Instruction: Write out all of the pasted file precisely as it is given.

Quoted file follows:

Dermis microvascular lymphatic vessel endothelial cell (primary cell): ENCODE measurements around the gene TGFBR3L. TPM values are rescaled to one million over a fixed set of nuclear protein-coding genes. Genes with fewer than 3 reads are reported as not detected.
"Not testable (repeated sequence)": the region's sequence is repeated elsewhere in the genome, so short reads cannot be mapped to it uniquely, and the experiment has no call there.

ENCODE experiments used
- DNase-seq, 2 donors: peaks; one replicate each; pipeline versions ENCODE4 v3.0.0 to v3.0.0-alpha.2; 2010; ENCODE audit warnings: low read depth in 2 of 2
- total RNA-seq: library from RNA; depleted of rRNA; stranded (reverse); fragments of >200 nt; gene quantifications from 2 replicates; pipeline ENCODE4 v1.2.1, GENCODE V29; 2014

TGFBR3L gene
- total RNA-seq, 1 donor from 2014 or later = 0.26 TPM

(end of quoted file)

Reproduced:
Dermis microvascular lymphatic vessel endothelial cell (primary cell): ENCODE measurements around the gene TGFBR3L. TPM values are rescaled to one million over a fixed set of nuclear protein-coding genes. Genes with fewer than 3 reads are reported as not detected.
"Not testable (repeated sequence)": the region's sequence is repeated elsewhere in the genome, so short reads cannot be mapped to it uniquely, and the experiment has no call there.

ENCODE experiments used
- DNase-seq, 2 donors: peaks; one replicate each; pipeline versions ENCODE4 v3.0.0 to v3.0.0-alpha.2; 2010; ENCODE audit warnings: low read depth in 2 of 2
- total RNA-seq: library from RNA; depleted of rRNA; stranded (reverse); fragments of >200 nt; gene quantifications from 2 replicates; pipeline ENCODE4 v1.2.1, GENCODE V29; 2014

TGFBR3L gene
- total RNA-seq, 1 donor from 2014 or later = 0.26 TPM